New series: BIG YEAR BIRDS
A new series of blog posts will highlight select, somewhat tough-to-get species and locations and tips for where to see them in Ohio. Hopefully this will aid you in your 2011 state big year.
Bell’s is a small vireo, more compact and vivacious then Warbling, favoring dense, low, shrubby vegetation, generally early successional stages in riparian areas, brushy fields, young second-growth forest or woodland, scrub oak, and brushlands, often near small watercourses. Bell’s Vireo is rare in Ohio, but it does breed in small numbers, particularly in the southwestern/south-central portions of the state. There are several pairs that have, for the past several years, reliably nested within the Columbus city limits. One of the best spots to see Bell’s is along the Heritage Bike Trail where it passes along Homestead Park, on Cosgray Road in Hilliard.
(The Heritage Trail is a multi-purpose trail converted from abandoned right-of-way located in Franklin and Madison Counties in Central Ohio. The trail starts in Old Hilliard off of Main Street and continues toward Plain City.)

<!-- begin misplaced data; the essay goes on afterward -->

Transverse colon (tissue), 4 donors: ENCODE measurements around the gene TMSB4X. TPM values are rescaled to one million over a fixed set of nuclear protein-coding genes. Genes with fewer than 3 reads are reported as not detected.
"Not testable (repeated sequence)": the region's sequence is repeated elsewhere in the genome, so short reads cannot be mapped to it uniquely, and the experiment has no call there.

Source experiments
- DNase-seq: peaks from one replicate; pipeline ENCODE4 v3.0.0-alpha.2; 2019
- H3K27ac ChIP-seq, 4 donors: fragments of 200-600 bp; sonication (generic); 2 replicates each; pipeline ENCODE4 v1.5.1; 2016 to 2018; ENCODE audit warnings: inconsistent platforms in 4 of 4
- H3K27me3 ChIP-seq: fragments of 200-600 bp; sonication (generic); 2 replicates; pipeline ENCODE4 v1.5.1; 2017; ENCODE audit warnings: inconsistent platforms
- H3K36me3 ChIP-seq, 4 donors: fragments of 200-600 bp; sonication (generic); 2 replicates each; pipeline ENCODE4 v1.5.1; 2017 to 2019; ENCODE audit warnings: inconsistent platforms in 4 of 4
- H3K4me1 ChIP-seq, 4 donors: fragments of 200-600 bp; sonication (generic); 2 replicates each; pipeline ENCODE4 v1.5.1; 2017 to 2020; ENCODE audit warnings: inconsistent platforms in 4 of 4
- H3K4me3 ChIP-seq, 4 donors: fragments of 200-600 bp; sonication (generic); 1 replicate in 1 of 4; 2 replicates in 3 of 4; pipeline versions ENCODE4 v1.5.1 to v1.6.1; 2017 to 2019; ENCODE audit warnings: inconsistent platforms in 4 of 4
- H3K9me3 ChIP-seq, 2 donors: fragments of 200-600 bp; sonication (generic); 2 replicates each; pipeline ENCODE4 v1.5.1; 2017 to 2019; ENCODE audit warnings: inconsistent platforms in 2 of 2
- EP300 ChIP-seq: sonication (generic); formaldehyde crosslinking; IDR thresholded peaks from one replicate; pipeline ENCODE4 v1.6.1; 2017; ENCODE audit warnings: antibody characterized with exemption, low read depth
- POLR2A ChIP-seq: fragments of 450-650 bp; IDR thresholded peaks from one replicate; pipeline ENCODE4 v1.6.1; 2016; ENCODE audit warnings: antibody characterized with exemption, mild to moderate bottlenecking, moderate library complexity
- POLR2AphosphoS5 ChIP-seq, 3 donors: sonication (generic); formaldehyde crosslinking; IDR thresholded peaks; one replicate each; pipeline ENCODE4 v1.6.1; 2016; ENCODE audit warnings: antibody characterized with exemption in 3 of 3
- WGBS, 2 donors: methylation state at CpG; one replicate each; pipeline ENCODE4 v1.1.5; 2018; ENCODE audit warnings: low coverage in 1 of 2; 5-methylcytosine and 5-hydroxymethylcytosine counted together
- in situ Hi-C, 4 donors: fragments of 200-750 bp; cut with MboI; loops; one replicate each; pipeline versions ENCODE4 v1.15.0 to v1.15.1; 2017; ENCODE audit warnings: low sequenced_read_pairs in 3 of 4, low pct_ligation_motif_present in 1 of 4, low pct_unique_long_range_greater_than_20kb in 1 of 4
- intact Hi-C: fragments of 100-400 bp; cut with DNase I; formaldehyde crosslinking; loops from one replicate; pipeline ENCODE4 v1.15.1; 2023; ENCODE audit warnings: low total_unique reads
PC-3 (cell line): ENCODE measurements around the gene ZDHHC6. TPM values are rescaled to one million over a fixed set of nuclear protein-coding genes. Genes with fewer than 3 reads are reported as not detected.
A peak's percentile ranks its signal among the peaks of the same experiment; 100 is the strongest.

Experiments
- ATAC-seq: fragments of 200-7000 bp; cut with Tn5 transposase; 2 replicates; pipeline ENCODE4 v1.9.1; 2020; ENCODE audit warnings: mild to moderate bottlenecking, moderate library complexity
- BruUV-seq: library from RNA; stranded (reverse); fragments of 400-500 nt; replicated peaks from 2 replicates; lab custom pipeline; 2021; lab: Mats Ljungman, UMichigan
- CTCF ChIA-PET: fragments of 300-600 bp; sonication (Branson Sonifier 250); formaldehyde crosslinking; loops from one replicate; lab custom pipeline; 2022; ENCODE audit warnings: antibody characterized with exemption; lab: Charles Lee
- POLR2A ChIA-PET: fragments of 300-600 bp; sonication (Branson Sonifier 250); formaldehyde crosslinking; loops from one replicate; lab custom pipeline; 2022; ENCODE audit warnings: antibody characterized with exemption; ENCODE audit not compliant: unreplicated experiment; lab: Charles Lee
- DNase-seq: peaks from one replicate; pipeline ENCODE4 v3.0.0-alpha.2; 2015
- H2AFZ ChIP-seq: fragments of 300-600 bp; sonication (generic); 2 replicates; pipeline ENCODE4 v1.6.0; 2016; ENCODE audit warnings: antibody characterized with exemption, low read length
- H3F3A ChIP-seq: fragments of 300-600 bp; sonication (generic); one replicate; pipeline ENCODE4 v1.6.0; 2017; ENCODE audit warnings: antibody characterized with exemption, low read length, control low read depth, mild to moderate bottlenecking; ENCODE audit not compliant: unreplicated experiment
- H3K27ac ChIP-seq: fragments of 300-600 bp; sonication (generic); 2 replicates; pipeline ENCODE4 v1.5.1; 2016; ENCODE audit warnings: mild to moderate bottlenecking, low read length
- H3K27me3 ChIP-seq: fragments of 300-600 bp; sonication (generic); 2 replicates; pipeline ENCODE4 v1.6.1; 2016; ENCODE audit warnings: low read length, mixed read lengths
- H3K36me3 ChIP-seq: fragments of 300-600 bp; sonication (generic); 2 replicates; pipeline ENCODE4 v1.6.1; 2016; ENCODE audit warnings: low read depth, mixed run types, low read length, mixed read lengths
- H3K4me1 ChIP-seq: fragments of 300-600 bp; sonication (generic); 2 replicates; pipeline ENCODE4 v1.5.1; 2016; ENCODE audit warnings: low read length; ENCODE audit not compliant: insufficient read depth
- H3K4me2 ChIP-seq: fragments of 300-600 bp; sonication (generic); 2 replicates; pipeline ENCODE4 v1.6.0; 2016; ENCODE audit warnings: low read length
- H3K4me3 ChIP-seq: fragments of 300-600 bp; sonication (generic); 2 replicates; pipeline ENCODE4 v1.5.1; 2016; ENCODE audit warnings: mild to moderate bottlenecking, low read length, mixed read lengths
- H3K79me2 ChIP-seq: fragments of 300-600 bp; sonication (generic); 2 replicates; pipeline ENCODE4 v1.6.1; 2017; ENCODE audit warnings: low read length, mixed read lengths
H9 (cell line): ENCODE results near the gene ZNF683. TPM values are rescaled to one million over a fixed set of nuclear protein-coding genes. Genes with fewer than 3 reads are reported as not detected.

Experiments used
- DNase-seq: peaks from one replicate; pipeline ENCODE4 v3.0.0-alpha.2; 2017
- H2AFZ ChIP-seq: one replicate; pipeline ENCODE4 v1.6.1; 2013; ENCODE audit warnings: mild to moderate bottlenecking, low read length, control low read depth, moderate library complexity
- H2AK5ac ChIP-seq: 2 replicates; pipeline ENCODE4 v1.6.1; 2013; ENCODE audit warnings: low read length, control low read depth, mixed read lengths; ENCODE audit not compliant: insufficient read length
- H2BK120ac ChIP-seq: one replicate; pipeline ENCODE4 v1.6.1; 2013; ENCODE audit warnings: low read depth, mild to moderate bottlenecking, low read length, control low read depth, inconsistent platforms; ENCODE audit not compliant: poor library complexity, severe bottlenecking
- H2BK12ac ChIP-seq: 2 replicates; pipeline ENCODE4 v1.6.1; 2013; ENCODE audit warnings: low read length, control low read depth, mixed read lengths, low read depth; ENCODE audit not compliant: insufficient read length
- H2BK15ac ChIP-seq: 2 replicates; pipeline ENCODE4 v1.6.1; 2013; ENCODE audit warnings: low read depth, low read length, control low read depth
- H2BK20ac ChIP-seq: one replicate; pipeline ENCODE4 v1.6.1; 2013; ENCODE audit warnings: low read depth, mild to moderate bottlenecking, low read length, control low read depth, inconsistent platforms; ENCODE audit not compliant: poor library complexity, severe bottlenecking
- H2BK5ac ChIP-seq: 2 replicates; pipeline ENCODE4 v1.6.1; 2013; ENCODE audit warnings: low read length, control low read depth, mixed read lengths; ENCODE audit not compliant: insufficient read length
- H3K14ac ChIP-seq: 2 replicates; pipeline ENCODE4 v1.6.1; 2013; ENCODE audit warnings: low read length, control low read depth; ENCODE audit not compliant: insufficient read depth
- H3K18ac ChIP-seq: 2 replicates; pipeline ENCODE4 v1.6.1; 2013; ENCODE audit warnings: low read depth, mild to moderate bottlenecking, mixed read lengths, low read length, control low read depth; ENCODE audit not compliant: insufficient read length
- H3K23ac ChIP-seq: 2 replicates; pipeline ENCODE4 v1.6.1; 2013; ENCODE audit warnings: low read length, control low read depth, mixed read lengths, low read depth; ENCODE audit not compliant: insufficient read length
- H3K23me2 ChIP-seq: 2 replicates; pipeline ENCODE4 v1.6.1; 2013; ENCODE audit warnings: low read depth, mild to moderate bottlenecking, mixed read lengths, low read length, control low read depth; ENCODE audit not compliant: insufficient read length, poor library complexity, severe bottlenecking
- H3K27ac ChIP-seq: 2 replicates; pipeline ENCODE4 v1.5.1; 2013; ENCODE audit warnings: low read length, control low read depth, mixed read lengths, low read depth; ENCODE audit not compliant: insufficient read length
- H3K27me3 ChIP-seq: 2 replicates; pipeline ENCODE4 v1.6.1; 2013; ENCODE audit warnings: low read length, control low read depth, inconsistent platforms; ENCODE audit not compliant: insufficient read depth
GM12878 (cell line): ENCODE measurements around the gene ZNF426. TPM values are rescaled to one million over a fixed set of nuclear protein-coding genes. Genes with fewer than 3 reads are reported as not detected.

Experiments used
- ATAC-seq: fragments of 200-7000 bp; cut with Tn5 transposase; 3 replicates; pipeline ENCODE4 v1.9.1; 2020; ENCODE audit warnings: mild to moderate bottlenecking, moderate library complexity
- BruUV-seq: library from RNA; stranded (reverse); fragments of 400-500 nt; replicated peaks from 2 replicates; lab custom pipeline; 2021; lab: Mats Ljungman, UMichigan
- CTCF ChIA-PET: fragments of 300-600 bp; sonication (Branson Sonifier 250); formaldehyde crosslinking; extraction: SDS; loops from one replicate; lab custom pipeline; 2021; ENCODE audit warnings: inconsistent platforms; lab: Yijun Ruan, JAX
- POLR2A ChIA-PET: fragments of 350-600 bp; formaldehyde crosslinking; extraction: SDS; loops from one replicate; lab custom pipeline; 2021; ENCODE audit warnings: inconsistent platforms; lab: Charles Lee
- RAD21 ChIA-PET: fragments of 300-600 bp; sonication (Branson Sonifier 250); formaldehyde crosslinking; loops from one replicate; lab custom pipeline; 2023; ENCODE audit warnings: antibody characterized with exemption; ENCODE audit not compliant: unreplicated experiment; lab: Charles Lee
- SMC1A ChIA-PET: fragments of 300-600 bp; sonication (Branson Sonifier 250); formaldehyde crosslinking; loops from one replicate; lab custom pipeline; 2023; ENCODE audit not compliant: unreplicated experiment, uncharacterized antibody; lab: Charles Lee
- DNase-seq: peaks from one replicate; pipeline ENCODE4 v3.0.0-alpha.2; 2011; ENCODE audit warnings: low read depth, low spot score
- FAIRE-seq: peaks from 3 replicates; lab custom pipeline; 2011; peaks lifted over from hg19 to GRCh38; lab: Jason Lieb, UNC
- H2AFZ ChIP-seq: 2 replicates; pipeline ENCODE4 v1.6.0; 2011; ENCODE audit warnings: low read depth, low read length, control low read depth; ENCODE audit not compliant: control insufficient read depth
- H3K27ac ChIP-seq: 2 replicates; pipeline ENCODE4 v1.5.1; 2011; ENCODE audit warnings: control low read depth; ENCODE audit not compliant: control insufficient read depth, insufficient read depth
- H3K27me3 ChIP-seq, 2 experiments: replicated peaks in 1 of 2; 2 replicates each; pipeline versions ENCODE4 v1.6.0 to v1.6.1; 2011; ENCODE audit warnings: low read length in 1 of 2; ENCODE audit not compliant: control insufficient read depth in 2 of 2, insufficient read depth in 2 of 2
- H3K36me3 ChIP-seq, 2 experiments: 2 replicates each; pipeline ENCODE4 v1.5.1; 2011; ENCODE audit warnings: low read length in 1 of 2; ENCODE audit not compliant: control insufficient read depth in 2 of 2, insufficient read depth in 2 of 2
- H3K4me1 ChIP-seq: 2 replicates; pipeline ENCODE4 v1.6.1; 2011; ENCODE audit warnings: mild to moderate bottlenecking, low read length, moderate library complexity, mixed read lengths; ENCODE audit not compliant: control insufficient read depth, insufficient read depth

Homestead Park, operated by the city, is a quaint greenspace with small walking trails, picnic areas and play areas. The multipurpose bike trail, which runs north-south, can be reached by walking west from the parking lots at Homestead, just a few hundred feet. Head NORTH on the bike trail, and on both sides of the trail, you’ll see low-lying brush and second-growth trees. We didn’t have to walk far before hearing a male Bell’s chattering away. The sound is quite unmistakable, a hurried, throaty, jumble of notes. Much faster, harsher, and twangier than Warbling Vireo.
Check out a sound clip here, on Cornell’s site: BELL’S VIREO SONG
Our “Eastern” Bell’s Vireos look similar to Warbling Vireo, but are very yellow underneath, particularly on the flanks and sides of the chest. The head pattern is pretty sharp, too, sporting a full bluish-gray cap, nape, and cheeks, and a constrasting white eyeline.
WHEN TO GO: mid May through June. Birds arrive in May, set up territories, and sing vivaciously through June.